Rancidity Control Adviser Report


Rancidity is one metalworking fluid problem which demands immediate attention. Employees will not tolerate a foul smelling fluid and even if they would, the rust, loss of finish, poor tool life, and the generally poor metalworking fluid performance that accompany rancidity are major problems in metalworking operations. Rancidity can be prevented by understanding the causes and following a few simple control practices.

Causes of Rancidity

Microorganisms (bacteria, mold, and yeast) cause rancidity by multiplying in metalworking fluids after the concentrate is diluted with water for use. As sold, our metalworking fluids are free of microorganisms. It is only after these products are diluted and charged into a reservoir that they become contaminated with microorganisms.

Bacteria and fungi are everywhere (in water, air, on operator’s hands, parts, and machines, etc.) It is only natural that they get into metalworking fluid mixes. The amount of harm they do depends upon the type of microorganism, the number present, the physical conditions of the system, the available food supply, and the rancidity control of the product.

Our metalworking fluids are formulated to control rancidity, and only a limited number of bacteria can survive in this environment. Among those commonly found in metalworking fluid mixes are:

  • Aeromonas sp.
  • Pasteurella sp.
  • Acinetobacter sp.
  • Moraxella sp.
  • Bacteroides sp.
  • Citrobacter freundii
  • Desulfovibrio desulfuricans
  • Alcaligenes sp.
  • Desulfovibrio aestuarii
  • Serratia sp.
  • Pseudomonas putrefaciens
  • Pseudomonas fluorescens
  • Enterobacter aerogenes
  • Escherichia coli
  • Proteus vulgaris
  • Providencia sp.

These bacteria are classified as gram negative bacteria based on their staining characteristics and additional LPS (Lipopolysaccharide) layer. It is the LPS layer of gram negative bacteria that is associated with endotoxins. Endotoxins are capable of causing illness, particularly short-term flu-like symptoms with fever and chills. Although endotoxins have been identified in fairly high levels in metalworking fluids, the relationship they have to human disease has not been proven.

Although gram positive bacteria are not as common in metalworking mixes, we sometimes find Bacillus, Micrococcus, and environmental Mycobacteria. Bacillus and Mycobacteria are commonly found in water, soil, and air. Environmental Mycobacterium chelonei has been isolated from plant water used to charge up individual machines and central systems. It generally takes at least a week to grow these bacteria. In contrast, gram negative bacteria take two days to grow. Environmental strains of Mycobacteria are non-pathogenic unlike the TB strain.

Although present in a metalworking fluid mix, these bacteria cause problems only if conditions are conducive to excessive growth. One way to classify bacteria is according to their need for oxygen, Aerobes require oxygen for growth; anaerobes flourish in the absence of oxygen; and facultative anaerobes prefer oxygen, but can live either in the presence or absence of oxygen.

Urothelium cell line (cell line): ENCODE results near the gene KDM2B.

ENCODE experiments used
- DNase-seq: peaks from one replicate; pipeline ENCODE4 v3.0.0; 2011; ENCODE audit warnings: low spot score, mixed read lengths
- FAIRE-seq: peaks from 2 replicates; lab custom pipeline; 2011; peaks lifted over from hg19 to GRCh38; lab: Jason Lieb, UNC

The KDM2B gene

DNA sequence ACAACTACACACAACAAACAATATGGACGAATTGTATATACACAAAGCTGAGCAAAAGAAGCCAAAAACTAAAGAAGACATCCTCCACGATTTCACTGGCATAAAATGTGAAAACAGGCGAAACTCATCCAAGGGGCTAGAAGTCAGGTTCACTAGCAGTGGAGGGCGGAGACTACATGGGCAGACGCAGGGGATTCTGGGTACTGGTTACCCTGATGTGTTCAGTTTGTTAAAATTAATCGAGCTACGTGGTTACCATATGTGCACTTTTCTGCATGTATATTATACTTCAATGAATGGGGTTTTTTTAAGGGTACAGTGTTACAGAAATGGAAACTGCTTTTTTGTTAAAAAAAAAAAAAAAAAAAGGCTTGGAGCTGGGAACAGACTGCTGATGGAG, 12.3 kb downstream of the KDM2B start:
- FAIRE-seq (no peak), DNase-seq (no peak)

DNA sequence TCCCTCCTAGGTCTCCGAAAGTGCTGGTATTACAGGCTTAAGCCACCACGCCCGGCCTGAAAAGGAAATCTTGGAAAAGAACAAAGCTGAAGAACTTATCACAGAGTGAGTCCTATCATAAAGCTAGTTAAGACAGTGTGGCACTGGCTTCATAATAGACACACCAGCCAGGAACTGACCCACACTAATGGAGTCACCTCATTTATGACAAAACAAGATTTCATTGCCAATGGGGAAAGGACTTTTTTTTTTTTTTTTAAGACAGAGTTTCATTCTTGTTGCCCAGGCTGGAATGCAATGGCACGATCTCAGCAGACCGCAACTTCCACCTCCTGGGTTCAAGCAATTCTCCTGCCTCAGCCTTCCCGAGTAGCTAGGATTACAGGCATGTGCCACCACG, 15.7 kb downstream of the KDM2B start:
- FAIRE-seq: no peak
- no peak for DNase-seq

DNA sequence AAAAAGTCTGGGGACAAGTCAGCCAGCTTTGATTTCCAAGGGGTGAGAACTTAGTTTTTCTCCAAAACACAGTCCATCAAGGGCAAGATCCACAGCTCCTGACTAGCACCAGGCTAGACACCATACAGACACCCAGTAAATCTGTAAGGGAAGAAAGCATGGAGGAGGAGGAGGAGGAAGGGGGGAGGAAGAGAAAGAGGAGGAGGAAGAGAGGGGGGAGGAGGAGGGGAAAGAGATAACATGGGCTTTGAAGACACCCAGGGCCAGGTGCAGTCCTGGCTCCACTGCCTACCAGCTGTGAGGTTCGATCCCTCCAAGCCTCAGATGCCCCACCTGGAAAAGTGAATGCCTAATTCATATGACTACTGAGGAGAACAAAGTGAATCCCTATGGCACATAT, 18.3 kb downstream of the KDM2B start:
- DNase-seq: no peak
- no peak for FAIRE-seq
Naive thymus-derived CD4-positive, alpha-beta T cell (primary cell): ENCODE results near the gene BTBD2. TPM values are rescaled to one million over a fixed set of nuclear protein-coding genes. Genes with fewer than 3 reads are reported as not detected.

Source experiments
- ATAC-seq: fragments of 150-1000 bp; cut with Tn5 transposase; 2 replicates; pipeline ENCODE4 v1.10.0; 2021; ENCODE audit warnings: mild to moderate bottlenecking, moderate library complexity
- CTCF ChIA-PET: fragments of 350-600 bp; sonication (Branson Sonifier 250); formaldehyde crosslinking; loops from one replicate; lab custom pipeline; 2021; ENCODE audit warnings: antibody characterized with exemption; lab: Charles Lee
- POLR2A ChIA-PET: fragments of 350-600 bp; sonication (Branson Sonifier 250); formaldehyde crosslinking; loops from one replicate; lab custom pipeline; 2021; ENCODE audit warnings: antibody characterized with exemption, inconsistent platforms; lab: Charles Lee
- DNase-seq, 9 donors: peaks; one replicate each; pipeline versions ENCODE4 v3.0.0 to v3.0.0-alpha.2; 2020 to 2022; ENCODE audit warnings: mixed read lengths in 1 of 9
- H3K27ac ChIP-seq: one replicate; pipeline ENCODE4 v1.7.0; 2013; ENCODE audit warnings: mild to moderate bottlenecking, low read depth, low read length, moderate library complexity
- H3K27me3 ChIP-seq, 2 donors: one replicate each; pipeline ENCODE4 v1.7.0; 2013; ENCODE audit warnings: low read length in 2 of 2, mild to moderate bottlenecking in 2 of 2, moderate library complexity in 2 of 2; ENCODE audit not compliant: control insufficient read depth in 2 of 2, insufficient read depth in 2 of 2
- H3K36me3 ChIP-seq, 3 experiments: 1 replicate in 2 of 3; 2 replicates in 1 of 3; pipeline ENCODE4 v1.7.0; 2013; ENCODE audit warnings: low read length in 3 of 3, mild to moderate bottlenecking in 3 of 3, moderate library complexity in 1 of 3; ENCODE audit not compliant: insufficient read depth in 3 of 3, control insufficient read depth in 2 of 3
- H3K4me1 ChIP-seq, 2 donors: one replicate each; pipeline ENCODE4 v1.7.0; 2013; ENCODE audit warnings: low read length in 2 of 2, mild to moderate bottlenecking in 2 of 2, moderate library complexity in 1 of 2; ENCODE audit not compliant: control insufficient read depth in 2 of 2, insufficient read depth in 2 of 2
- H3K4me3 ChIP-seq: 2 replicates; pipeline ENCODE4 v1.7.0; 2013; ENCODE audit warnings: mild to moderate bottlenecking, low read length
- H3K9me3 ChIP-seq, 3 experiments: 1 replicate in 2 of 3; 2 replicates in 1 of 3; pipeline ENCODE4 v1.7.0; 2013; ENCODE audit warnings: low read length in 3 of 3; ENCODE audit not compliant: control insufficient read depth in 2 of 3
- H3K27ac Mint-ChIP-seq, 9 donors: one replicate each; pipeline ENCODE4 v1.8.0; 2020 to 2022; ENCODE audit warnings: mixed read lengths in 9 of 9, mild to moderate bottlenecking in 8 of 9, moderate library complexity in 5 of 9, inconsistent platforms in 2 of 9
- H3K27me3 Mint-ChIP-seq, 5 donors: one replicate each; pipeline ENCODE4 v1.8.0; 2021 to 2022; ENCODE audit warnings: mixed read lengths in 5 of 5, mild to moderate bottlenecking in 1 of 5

Studies of water-based metalworking fluid mixes have shown that Pseudomonas is the most common inhabitant since it is a strict aerobe. They thrive in the presence of oxygen and use numerous substrates for nourishment(such as minerals in the mix water, metalworking fluid ingredients, discarded food, etc.) The more food that is available, the faster they multiply.

Aerobes usually are not responsible for odor problems. In contrast, the Coliforms are facultative bacteria which produce a fecal odor, and are possible indicators of “raw sewage” contamination. This is not generally the case with metalworking fluid mixes. Pathogens, disease-causing bacteria, are rarely found in metalworking fluid mixes, but Coliforms are indicators that they may be present. Coliforms in metalworking fluids do not constitute a health hazard, but their presence indicates recent contamination of the product by dirt tracked in from the outside or raw sewage, which is cause for concern. However, any level of E. coli indicates that drinking water may be unsafe for consumption.


When a metalworking fluid system is shut down for the weekend, the aerobic bacteria rapidly use up the dissolved oxygen in the mix. This process is accelerated when the metalworking fluid mix is blanketed by a layer of oil. After the oxygen is gone, the facultative anaerobes continue growing and may produce unpleasant odors.

In the absence of oxygen, strict anaerobes also begin to grow and pave the way for rancidity by creating conditions that are favorable to the development of “rotten egg” odors.


These are some of the bacteria that produce the “rotten egg” or “Monday morning” odor, chemically called hydrogen sulfide. Specifically, Desulfovibrio desulfuricans and Desulfovibrio aestuarii are the bacteria (sulfate reducers) responsible for breaking down sulfur compounds. As these compounds are consumed, a reaction takes place from which hydrogen sulfide evolves.

If sulfonates are eliminated from a metalworking fluid formula, this is no guarantee that the “rotten egg” type of rancidity can be avoided. All metalworking fluid mixes become contaminated with extraneous oils (lubricating, hydraulic, etc.) which often contain sulfur compounds. In the presence of water, the Pseudomonas species attack the oil constituents and break them down into forms suitable for use by the Desulfovibrio species.